Thanks to all for your input!
Meko
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Old Sep 14, 2009, 07:53 AM
RIP Ric
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Marietta, GA
Joined Jun 1999
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Quote:
Originally Posted by Soar_dude
If you I want I can send you PM with a pretty dinitive list of mods for the spirit 100.

Soar Dude

Why don't you post them here for all to enjoy?
..a
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Old Sep 14, 2009, 12:20 PM
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Russian Federation, Sakha, Yakutsk
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I have a list of Spirit 100 mods:

Lose the metal pushrods for some Sullivan carbon impregnated rods

Build a new Rudder with more area

punch up the wing bolt diameter (drill and either make new wood threads or use blind-nuts)

Use seperate servos for the flaps

Shim the trailing edge of the wing about 2mm to decrease the HUGE decalage angle.

Either sheet the outer panels (pain) OR use diagonal cross-braces forward of the spar to help reduce / eliminate tip-panel twisting / flutter.
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Old Sep 14, 2009, 02:04 PM
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My flap servos are in the 2nd bay past the inner sheeting. Yep, I sheeted the upper surface of the outboard wing panel. Not sure if this adds anything performance wise - there doesn't seem to be a good concensus on wether it reduces tip stalls but it was reasonably easy to do so I did it anyway. I supect it probably also adds a bit of strength.

The other thing I would do in retrospect is to somehow lighten the tail. The spirit kit needs a whole heap of weight in the front of it (though I didn't end up needing any lead by the time I put in a motor and 2x 1600 3S lipos. I also put my RE servos underneath the cannopy rather than underneath the wing.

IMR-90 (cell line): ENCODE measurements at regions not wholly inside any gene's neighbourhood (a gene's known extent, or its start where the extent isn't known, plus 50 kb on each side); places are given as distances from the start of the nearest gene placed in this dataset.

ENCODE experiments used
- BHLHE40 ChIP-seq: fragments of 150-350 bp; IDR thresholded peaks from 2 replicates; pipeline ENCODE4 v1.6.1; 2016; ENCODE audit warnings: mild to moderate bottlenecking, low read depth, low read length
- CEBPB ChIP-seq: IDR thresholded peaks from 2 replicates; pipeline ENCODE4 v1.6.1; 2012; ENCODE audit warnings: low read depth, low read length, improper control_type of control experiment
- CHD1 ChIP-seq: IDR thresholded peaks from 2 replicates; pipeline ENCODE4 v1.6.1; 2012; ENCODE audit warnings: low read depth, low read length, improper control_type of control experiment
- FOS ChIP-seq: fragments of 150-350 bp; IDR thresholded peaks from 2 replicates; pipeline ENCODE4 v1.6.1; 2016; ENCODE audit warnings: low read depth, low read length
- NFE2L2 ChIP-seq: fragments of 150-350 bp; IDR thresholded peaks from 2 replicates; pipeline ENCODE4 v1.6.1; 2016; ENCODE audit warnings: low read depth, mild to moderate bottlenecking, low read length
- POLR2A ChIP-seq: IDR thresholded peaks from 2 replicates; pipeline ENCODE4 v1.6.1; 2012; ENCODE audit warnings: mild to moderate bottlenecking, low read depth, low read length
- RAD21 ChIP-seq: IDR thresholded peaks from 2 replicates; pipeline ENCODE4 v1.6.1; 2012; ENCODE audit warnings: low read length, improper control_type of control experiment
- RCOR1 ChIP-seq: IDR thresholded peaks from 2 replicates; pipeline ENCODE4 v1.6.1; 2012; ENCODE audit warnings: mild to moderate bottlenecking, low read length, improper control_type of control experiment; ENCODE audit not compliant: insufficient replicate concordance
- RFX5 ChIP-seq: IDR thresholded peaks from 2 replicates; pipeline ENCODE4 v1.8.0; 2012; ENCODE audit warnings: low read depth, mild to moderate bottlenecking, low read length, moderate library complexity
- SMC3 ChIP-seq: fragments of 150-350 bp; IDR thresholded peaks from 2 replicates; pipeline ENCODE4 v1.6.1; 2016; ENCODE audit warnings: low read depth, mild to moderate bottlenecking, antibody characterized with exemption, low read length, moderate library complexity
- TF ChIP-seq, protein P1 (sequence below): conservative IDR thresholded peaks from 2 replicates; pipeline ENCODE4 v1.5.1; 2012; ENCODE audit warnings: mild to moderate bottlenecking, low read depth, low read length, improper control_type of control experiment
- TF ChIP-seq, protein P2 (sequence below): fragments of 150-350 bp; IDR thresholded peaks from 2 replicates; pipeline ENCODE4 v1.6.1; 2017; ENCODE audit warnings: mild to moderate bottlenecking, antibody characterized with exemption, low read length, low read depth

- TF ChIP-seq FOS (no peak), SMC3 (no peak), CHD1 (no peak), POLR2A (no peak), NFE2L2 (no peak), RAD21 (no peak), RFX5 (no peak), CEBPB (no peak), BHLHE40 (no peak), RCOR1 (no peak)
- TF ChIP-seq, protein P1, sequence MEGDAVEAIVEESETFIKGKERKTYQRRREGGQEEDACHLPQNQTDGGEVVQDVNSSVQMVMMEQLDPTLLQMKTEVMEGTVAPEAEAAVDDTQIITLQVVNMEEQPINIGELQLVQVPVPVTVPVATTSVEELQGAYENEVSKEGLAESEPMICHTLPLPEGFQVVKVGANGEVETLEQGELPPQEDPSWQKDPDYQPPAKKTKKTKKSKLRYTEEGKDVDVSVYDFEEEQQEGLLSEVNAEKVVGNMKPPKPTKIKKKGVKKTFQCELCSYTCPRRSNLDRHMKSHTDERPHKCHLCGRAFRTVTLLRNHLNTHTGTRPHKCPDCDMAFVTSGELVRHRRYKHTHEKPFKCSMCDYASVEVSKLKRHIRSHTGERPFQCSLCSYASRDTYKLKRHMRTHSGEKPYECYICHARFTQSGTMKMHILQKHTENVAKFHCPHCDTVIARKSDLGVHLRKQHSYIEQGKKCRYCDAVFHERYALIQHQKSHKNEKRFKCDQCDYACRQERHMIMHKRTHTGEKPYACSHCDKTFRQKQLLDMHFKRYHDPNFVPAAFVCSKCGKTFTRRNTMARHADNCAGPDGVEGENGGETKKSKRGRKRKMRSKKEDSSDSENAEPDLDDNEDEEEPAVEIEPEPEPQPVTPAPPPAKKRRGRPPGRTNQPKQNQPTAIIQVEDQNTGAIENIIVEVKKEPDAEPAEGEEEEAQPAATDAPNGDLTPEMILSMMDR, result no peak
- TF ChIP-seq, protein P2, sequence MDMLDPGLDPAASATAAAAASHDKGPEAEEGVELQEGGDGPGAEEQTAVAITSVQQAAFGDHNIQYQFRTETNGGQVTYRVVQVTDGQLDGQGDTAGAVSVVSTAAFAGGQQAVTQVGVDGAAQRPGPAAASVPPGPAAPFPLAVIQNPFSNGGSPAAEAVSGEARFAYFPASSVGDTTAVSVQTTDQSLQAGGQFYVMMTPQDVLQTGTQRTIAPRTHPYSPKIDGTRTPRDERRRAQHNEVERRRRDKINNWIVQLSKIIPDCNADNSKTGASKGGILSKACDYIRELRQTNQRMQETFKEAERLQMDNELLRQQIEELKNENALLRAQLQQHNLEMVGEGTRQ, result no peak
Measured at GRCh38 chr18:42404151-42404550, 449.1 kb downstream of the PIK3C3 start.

The tail section feels very strong (and heavy) so could probably have a few lightening holes put in it along the sides of the fuse. I'd be interested to hear if anyone else has done this.

Totally agree on the decalage issue as well. I had porposing issues (even with the CG ridiculously far back) until I did something about this. A couple of mm is all that is needed.

I also strengthened the wing joiner sections (where the joiner plugs in) with fibre-glass wrapped around it. Wrapping nylon didn't seem strong enough to me.

I found the Spirit 100 kit a fun kit to build. I used rubber bands to attach the wing, but am totally wishing I did the bolt on thing now as I haven't had any "accidents" and the bands are a pain (and look ugly...).
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Old Sep 14, 2009, 06:19 PM
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If you're doing the kit build, sheet the outboard leading edge, at least on the top. A full D-Box would be better, but you have to modify the ribs and outer spar spacing to account for the thickness of the sheet. It'll give you a stronger outer wing, better performance, and a LOT less flutter on launch.
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Old Sep 14, 2009, 08:50 PM
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Niagara, Canada